Kernels do not update. You install a new kernel and both are present, you only uninstall the old one when you are sure the new one is working. With kernel updates it's a case of: "If it ain't broke, don't fix it" but in your case something is broke so it's worth trying.
In synaptic, search on Name only, for "kernel" and you can install the most recent one, either bfs, pae or a64 depending on what suits your hardware best. The default on reboot will be the old one, and if dkms modules are being built, it may take a long time on the first reboot (but after that return to normal).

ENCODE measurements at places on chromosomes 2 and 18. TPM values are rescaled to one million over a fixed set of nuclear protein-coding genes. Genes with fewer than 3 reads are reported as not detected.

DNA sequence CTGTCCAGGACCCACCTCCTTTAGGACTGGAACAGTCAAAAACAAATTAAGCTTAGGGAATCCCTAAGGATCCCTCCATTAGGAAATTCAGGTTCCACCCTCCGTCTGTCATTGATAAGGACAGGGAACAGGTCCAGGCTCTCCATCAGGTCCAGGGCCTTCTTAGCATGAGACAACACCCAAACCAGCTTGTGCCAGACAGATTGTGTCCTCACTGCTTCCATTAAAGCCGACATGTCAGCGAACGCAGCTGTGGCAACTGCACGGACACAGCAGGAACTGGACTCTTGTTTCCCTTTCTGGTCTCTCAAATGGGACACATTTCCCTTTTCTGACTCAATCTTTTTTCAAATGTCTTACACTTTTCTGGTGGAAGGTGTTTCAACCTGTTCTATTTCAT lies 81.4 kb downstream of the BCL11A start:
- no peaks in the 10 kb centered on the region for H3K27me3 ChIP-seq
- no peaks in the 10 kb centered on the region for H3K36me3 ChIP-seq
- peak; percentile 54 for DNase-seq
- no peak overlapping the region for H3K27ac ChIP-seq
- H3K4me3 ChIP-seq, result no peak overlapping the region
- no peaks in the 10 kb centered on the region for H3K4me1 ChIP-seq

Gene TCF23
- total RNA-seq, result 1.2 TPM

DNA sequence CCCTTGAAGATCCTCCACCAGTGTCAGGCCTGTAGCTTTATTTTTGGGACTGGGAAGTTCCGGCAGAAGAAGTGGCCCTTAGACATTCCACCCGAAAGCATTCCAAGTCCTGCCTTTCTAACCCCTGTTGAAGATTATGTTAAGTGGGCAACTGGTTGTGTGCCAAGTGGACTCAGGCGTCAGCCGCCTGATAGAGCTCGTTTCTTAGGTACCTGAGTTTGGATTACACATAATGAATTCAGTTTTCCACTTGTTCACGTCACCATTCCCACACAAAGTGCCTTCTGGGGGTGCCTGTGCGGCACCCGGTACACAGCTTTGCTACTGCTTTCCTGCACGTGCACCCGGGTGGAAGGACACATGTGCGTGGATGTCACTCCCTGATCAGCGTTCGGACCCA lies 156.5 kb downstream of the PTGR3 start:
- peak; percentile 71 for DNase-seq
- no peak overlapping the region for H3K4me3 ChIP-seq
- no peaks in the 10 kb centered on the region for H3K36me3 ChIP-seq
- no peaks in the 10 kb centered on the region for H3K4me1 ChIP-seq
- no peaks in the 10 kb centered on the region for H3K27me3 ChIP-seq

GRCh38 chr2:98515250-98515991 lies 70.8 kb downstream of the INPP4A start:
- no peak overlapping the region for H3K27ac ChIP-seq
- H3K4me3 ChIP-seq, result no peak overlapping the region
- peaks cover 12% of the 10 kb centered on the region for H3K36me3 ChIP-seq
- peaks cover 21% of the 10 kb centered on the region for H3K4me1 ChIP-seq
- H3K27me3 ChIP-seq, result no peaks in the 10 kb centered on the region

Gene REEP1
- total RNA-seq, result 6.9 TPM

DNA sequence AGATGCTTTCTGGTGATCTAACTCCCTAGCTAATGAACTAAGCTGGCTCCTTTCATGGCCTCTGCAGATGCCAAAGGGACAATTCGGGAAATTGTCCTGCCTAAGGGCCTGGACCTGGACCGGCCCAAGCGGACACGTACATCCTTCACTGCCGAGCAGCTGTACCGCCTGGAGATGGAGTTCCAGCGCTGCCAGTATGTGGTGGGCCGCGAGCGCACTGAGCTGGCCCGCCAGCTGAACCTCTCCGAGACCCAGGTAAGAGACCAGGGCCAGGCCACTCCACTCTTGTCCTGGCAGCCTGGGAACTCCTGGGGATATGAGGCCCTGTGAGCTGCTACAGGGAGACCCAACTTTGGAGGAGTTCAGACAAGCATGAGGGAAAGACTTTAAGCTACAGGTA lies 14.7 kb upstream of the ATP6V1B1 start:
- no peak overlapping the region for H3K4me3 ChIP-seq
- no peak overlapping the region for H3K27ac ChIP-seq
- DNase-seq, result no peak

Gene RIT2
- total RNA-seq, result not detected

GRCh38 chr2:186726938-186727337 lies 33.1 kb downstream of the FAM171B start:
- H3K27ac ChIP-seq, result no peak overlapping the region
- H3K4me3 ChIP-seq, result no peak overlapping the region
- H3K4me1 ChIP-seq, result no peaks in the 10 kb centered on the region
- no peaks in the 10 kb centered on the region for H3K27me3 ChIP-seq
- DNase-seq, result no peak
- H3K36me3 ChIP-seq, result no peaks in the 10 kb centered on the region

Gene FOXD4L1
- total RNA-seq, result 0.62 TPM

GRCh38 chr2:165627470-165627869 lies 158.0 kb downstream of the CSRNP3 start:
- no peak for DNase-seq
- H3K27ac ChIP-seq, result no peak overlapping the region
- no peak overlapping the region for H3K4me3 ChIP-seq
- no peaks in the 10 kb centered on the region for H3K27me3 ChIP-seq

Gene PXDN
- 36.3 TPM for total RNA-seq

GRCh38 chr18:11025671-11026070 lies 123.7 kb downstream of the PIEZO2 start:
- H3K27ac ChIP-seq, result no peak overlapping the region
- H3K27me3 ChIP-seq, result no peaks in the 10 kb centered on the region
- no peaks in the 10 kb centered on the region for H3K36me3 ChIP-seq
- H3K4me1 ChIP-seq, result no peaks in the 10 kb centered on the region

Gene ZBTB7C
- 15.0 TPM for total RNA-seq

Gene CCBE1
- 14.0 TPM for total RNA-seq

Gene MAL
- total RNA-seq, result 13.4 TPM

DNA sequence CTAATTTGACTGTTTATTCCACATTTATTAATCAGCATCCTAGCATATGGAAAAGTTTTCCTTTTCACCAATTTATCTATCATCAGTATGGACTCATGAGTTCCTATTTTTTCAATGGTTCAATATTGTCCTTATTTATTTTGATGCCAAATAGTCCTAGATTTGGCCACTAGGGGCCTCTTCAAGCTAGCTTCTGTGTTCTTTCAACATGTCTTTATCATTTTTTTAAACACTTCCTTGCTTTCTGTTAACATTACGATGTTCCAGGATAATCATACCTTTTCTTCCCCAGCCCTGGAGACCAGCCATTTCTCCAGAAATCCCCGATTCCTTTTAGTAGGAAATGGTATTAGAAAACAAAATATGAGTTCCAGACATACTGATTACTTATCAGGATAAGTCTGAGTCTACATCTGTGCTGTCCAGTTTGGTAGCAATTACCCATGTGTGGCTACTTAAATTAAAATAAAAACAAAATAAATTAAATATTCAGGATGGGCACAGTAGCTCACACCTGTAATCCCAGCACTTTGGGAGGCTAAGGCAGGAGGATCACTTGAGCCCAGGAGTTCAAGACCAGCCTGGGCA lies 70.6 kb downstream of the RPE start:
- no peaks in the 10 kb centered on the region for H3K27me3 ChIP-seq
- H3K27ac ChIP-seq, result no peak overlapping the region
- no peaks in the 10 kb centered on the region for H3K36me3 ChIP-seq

Now you can try if the new kernel makes a difference. Then stick to it, unless there is a regression elsewhere.
You can uninstall the old kernel once you are happy with the new one.